Built in 1937, the Miami Beach Post Office on Washington Avenue was envisioned by a Chicago-based architect Howard Lovewell Cheney and built under the supervision of Work progress administration during the Great Depression. The curious post office features a round lobby with a cone-shaped roof topped by a small cupola, a 10-foot-high glass block wall above the entrance, and a large stone eagle above Door. Inside, a triptych fresco by Charles Hardman depicting pivotal scenes in Florida history, such as the arrival of Ponce de Leon in 1513, is located in the lobby above the gilded post boxes. Not a bad place to pick up the mail!
4. Colony Hotel
736 Ocean Dr.
Dreamed up in 1935 by Henry Hohauser (one of Miami’s most prolific architects, who is estimated to have created 300 buildings in the area), the Colony Hotel has a simple yet striking design. The building was the first “streamline modern» building in Miami; its three floors have been accented with turquoise paint. But perhaps the building’s most iconic element is its inverted T-shaped sign that bears the hotel’s name and glows a moody shade of blue at night.
The structure was built to serve as a luxurious getaway for upper-middle-class guests – each of the hotel’s 50 rooms had its own bathroom, and some high-end amenities (for the time) included a radio and a telephone in each room. And in a rather unusual move for Florida, the Colony Hotel also has a basement, which has been outfitted with a card room, recreation rooms, and locker rooms with bathing facilities.
Book now: From $145, colonymiami.com, expedia.com
5. Park Central Hotel
640 Ocean Dr.
Sometimes called the “Blue Jewel of Miami” due to its azure paint accents and neon lighting, the Park Central Hotel is a Magic City icon that opened in 1937. Another Hohauser creation, the hotel was a favorite among celebrities like Clark Gable and Rita Hayworth in its heyday. Seven stories and with 135 rooms, the Blue Jewel is outfitted with Old Florida-style rooms and also offers a sculpture garden, rooftop terrace, plunge pool, and sleek terrazzo flooring. After changing hands a few times over the years, the Park Central Hotel was sold to hotelier Richard Tabet in 2013; he invested money in major renovations for the property in 2018 as well as several surrounding properties. Unfortunately, the Park Central Hotel closed during the pandemic and it is unclear if and when it will reopen for business.
6. The Webster
1220 Collins Ave.
Completed in 1939, the Webster is a prime example of Hohauser’s adherence to the rule of three – the building is equally divided into thirds horizontally and vertically, and a trio of windows sit on each of its three stories. Although it was originally designed as a hotel, it now operates as the flagship storefront for an upscale clothing boutique, also known as Webster. Inside, visitors can find eye-catching terrazzo flooring, pastel decor, and modern warehouse-style beamed ceilings.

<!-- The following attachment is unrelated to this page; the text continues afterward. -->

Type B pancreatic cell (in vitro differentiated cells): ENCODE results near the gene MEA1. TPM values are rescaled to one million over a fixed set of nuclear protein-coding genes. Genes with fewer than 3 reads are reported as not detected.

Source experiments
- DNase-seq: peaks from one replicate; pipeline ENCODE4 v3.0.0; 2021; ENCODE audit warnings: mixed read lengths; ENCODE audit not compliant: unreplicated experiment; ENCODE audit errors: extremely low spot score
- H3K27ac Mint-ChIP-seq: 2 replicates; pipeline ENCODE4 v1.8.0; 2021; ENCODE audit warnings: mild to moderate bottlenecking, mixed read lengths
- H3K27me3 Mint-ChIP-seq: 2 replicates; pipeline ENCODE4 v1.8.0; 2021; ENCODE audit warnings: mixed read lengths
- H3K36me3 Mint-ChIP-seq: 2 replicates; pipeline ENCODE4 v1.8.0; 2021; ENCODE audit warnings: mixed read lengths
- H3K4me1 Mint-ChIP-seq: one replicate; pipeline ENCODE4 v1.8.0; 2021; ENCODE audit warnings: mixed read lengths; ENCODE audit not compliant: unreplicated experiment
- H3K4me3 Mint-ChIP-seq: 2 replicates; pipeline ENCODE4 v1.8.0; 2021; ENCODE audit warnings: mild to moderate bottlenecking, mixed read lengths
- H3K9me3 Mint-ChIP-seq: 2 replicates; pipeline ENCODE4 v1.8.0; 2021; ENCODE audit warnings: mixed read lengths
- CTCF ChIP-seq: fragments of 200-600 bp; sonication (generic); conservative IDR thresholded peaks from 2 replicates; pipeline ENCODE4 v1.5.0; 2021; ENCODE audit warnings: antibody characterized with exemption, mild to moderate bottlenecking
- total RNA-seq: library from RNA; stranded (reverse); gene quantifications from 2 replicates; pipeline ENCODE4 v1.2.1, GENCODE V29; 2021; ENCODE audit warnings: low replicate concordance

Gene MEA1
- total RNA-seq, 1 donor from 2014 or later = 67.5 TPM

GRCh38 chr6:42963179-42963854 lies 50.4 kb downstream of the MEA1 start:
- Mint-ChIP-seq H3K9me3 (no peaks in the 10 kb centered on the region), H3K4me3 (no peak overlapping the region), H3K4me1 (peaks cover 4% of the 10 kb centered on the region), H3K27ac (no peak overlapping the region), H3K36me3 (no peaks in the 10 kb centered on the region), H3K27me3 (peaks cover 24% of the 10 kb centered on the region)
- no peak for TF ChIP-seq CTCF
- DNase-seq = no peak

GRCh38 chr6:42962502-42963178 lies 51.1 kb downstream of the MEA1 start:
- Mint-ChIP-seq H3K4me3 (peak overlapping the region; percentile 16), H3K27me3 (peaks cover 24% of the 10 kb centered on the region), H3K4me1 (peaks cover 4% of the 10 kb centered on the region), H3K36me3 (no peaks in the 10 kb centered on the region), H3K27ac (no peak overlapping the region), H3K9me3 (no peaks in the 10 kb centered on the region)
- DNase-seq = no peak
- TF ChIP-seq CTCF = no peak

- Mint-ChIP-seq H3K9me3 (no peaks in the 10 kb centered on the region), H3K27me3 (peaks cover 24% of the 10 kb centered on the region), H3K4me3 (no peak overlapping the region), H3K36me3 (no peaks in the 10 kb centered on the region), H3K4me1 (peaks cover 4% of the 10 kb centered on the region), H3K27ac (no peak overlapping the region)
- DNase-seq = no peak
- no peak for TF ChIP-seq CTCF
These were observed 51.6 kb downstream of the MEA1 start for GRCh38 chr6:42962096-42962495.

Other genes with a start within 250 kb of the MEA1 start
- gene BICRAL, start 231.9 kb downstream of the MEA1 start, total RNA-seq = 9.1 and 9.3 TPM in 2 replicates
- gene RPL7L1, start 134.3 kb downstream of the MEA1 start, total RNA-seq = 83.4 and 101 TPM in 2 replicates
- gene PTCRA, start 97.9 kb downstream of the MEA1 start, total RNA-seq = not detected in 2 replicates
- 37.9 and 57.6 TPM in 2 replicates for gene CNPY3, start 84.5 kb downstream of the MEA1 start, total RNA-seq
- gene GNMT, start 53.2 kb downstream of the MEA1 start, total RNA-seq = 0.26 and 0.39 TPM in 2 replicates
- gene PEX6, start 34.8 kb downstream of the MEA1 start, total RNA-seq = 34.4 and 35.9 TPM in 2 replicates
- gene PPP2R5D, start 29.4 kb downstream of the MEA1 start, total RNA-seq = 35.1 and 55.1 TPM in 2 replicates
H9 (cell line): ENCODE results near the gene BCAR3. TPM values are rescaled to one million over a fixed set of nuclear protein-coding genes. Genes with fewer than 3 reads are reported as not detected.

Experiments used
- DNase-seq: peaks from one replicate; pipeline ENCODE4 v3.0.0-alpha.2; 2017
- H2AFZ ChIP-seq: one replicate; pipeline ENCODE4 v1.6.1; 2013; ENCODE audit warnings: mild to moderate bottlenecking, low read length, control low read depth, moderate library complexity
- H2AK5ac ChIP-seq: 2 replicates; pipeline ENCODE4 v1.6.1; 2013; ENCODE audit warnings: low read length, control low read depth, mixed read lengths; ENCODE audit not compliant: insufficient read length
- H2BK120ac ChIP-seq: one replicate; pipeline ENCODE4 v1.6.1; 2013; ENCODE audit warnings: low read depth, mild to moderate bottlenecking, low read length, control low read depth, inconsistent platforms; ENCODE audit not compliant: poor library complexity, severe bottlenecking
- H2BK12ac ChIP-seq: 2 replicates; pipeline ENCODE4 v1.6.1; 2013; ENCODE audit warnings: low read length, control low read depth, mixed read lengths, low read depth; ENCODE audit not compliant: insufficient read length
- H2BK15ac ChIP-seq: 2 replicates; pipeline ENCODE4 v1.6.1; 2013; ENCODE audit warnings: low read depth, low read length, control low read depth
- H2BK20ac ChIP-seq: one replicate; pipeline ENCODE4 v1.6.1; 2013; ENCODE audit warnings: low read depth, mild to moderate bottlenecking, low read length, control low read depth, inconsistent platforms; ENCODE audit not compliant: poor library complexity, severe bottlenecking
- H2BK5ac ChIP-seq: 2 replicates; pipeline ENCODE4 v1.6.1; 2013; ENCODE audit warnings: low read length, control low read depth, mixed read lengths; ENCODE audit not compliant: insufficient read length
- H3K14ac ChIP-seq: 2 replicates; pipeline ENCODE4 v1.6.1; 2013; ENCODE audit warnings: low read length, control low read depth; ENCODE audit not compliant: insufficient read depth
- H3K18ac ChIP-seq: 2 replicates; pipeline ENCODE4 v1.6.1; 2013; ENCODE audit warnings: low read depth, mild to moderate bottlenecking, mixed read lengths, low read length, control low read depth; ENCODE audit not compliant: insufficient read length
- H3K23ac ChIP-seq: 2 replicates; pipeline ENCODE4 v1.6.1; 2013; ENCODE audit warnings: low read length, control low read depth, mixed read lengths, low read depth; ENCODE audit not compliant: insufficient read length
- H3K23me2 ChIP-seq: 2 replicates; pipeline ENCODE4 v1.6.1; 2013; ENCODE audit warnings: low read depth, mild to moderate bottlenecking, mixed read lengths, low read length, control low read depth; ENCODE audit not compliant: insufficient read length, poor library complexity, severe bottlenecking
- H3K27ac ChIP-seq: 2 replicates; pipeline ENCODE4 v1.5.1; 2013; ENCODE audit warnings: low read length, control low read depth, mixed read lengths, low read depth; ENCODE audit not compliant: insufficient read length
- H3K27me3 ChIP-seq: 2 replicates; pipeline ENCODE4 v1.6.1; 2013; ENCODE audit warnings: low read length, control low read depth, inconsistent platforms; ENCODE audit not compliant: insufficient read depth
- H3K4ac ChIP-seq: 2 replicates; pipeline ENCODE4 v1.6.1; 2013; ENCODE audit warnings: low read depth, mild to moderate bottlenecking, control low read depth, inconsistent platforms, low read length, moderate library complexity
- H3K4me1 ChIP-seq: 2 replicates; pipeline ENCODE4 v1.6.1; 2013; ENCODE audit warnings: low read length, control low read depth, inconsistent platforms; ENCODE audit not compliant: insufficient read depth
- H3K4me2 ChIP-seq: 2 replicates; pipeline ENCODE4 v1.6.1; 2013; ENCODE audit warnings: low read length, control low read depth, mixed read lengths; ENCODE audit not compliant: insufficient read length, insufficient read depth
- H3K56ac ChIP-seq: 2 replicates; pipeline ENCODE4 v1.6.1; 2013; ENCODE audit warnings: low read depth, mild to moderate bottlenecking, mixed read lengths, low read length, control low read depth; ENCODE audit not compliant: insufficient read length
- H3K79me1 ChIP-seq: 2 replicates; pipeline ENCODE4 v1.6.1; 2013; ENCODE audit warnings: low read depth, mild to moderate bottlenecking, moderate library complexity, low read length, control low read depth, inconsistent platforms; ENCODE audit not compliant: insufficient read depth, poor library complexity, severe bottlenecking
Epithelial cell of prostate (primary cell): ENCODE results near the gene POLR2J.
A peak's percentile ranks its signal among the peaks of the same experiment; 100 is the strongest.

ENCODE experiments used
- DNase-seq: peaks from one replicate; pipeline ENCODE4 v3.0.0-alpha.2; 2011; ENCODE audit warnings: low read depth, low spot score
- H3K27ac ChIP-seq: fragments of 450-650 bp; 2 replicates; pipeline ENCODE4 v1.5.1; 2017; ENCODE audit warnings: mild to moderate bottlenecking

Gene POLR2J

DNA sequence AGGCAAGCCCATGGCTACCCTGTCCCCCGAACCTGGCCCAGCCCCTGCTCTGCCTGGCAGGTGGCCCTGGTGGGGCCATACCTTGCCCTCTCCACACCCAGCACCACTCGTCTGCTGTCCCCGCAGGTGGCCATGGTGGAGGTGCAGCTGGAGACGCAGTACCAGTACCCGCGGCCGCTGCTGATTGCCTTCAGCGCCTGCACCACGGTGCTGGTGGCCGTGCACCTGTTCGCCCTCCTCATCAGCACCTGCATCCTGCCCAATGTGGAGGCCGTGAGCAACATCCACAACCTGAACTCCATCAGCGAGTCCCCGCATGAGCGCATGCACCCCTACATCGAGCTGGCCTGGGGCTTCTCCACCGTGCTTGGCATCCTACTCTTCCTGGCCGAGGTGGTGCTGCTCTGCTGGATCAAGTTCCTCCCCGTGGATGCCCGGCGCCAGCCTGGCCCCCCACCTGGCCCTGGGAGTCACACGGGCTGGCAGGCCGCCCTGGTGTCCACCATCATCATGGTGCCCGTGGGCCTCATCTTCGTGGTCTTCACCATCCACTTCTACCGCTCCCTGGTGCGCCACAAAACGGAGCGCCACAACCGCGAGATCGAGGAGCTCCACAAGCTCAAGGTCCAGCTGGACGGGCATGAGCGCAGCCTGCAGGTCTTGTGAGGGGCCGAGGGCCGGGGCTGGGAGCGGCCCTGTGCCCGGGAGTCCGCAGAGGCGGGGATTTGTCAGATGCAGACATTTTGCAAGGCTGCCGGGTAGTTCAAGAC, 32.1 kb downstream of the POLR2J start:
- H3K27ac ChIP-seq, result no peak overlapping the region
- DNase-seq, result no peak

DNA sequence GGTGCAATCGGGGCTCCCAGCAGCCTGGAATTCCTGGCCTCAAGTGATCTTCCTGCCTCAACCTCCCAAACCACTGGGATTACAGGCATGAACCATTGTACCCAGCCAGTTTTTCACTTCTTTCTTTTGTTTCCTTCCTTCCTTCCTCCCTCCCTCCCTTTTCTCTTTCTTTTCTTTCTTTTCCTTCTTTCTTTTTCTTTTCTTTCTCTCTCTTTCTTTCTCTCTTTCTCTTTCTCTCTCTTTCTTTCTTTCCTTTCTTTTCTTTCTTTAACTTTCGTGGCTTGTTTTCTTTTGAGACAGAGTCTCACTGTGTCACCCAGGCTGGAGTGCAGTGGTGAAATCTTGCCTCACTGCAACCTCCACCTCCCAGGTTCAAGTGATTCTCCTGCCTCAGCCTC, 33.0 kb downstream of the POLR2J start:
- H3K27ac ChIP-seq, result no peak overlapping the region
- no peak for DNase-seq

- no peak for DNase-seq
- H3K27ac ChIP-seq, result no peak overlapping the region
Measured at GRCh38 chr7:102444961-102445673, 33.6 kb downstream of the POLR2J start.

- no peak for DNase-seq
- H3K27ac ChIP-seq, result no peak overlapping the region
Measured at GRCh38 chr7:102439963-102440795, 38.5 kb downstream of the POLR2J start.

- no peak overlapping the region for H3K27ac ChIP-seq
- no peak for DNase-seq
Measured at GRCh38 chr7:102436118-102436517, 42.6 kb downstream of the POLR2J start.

7. Hoffman Cafeteria Building
1450 Collins Ave.
This pretty little building on the corner of Collins Avenue and Española Way has seen quite a few businesses come and go since it opened in 1940. Yet another Hohauser-designed build, the gloriously curvaceous property (a welcome change from the ultra-line-obsessed creations of the early art movement deco) was originally built to house the popular Hoffman Cafeteria, a favorite hangout for Air Force cadets training in the area during World War II. Then, in 1942, it temporarily became an army canteen before transforming again, this time into a Jewish grocery store. It would then pass through a series of dance clubs (including a Chinese nightclub with a 2,500 gallon shark tank) before being acquired by Jerry’s Famous Deli in 2000. In 2015, Jerry’s sold the place to Señor Frogs who (unfortunately) closed its Miami location in 2020 due to COVID-19. Rumor has it that Miami Beach investor Yossi Lipkin, who bought it this year for $10 million, has plans to turn it into a “beautiful high-end resort clothing store”.
2100 Collins Ave.
The bass is probably the most subtle example of art deco on this list, but it’s also one of the most attractive. Originally built in 1930 to house the Miami Beach Public Library and Center for the Arts, the building was the first-ever public exhibition venue art in south florida. Architect Russell Pancoast, grandson of John Collins, one of the area’s first real estate developers, designed it. Perhaps the most fascinating aspect of the building are its walls, which consist of oolitic limestone and fossilized Paleolithic coral. As an additional finish, the walls are also decorated with bas-reliefs carved by the sculptor Gustav Boland. Highlights include a pelican eating a fish and a depiction of the Spanish conquest. The structure became the Bass Museum in 1964 and was listed on the National Register of Historic Places in 1978. You can visit the Bass and its impressive collection of contemporary art Wednesday through Sunday from 12 p.m. to 5 p.m.
Next: 10 Frank Lloyd Wright homes you can visit in the US